Former NSW premier Morris Iemma has been clean bowled from one of the country's most prestigious boards, losing his position as a trustee of the Sydney Cricket Ground after a single three-year term.
Labor stalwart Iemma was among four trustees given out on Tuesday, but the Sports Minister in the state's Liberal government, Graham Annesley, declined to give a reason for the umpire's raised finger.
"He just wasn't reappointed," Annesley's spokesman told CBD.
Also leaving the board are Paul Warren, Maple-Brown Abbott chairman John Cloney and Kaye Schofield, who is believed to have stepped aside.
Newly knighted with the flat side of a cricket bat are Harvey Norman chief executive Katie Page, rugby union figure Ron Graham, women's cricket champion Lyn Larsen and DEC Australia boss Nihal Gupta.
Chairman Rodney Cavalier's Labor roots have not stopped the O'Farrell government giving him another four years, while talkback squawker Alan Jones, Business Council of Australia boss Tony Shepherd and Test cricketer Steve Waugh also got the nod.
Former Singaporean KFC operator InnoPac Holdings has not chickened out of its takeover bid for "Diamond" Joe Gutnick vehicle Merlin Diamonds, extending its offer in a bid to mop up minorities like so much gravy.
While Gutnick glories in the triple title of executive chairman, managing director and chief executive, he is all but gone from the share register, having somewhat inexplicably sold most of his scrip earlier this year about the same time as he was recommending the InnoPac offer.
On Tuesday, InnoPac told the ASX it had acceptances for 68.27 per cent of Merlin stock. The offer had been due to close on June 28 but will now close at the end of this week.
Innopac has also extended its offer to take in $8 million in convertible notes issued to ISR Investments, a company as mysterious as 11 secret herbs and spices and registered in tax haven the British Virgin Islands.
If ISR consents, InnoPac will have more than 73 per cent of Merlin stock in the bag. While the offer is conditional on getting 90 per cent acceptance, the zinger is that InnoPac is also threatening to waive that condition, which would leave remaining minorities in a rather unhappy position.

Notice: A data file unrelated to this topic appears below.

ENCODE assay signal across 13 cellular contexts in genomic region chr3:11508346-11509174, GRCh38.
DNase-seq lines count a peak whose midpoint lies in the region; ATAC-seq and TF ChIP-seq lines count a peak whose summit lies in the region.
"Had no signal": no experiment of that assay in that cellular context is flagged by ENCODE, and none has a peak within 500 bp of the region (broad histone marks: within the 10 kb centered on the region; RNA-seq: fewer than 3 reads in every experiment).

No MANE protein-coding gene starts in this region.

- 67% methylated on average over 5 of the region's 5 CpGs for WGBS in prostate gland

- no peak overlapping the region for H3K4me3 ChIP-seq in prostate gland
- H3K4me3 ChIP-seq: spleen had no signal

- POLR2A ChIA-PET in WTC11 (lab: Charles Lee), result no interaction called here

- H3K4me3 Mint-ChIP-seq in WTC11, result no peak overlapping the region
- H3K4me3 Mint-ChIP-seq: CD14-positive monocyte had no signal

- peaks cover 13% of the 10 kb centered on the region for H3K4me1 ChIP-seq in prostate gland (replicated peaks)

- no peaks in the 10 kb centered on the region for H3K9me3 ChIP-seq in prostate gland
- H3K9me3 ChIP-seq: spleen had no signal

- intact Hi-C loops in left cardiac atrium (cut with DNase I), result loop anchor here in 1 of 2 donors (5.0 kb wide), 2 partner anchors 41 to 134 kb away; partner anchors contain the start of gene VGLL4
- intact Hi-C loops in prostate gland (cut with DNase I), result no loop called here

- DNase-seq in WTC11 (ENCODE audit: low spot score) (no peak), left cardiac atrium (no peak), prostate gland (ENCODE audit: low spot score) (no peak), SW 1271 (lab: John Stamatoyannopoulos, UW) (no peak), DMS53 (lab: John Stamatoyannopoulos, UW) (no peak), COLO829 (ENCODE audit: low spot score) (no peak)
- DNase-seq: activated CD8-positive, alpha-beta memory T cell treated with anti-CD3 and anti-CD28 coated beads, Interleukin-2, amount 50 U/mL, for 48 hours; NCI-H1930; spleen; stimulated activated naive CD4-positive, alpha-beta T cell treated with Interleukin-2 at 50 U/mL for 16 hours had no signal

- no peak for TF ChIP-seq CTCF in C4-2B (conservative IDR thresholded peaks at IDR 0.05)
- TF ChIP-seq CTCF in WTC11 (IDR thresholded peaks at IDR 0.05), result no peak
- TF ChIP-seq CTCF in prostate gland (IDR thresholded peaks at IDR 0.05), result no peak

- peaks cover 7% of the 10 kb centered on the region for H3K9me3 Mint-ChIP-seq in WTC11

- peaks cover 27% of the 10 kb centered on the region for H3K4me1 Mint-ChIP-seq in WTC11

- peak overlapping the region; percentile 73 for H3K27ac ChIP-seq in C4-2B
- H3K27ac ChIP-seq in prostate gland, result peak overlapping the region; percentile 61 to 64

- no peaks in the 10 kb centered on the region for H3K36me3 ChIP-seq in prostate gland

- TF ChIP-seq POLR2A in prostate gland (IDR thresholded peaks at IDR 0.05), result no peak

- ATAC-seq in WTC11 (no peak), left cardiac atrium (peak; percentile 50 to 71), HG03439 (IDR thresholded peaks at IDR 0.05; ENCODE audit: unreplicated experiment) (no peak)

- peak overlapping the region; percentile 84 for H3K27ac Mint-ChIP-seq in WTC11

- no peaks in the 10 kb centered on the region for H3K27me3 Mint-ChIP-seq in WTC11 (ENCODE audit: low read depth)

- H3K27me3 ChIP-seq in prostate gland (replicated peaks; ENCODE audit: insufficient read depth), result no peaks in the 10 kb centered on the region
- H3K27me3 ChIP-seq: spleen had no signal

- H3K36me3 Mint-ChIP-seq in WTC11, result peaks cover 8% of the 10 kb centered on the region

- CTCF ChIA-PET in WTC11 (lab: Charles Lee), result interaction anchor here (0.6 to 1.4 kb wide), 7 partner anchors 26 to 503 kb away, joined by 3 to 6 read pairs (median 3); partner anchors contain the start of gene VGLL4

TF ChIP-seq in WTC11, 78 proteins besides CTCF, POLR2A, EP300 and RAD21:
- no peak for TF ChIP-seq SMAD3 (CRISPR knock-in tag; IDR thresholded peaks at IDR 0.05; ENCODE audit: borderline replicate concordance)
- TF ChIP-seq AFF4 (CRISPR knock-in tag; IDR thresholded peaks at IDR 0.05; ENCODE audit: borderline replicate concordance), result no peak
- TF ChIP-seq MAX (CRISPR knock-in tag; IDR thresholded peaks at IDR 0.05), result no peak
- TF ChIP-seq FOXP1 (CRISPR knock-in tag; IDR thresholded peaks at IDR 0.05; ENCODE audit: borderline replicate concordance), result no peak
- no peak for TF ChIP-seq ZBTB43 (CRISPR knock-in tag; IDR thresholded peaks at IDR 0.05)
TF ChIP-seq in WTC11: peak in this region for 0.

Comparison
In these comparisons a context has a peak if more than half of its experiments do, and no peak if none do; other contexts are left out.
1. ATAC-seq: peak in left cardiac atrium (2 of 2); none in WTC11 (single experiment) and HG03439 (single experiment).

On the face of things, Queensland Mining Corporation looks like the most indecisive company on the ASX. The market minnow, which trades under the code QMN, began the year based in Sydney but soon decided that Perth was a cheaper place to locate a company with assets in central Queensland.
Not surprisingly, the plan to find "lower overhead costs" in a city that charges $6 for a coffee did not quite pay off, and the company shifted back to Sydney in June.
During those six months, there has been a revolving door of directors and executives, with at least six leaving the company, some after serving just four months in the job.
But after all that indecision, the company is finally certain of something: it launched Federal Court action against its former boss, Howard Renshaw, on Tuesday. The argument rests on whether proper shareholder approvals were gained before Renshaw was awarded termination payments that QMN reckons were worth $677,333 in total. At its current market cap, that is more than 4 per cent of the company's worth.
This is just one of many subplots unfolding at QMN, where the husband of a large shareholder was this week appointed to act as a corporate adviser.
CBD will watch with interest to see who is in charge of QMN by Christmas, and on which side of the battle for control certain players end up.
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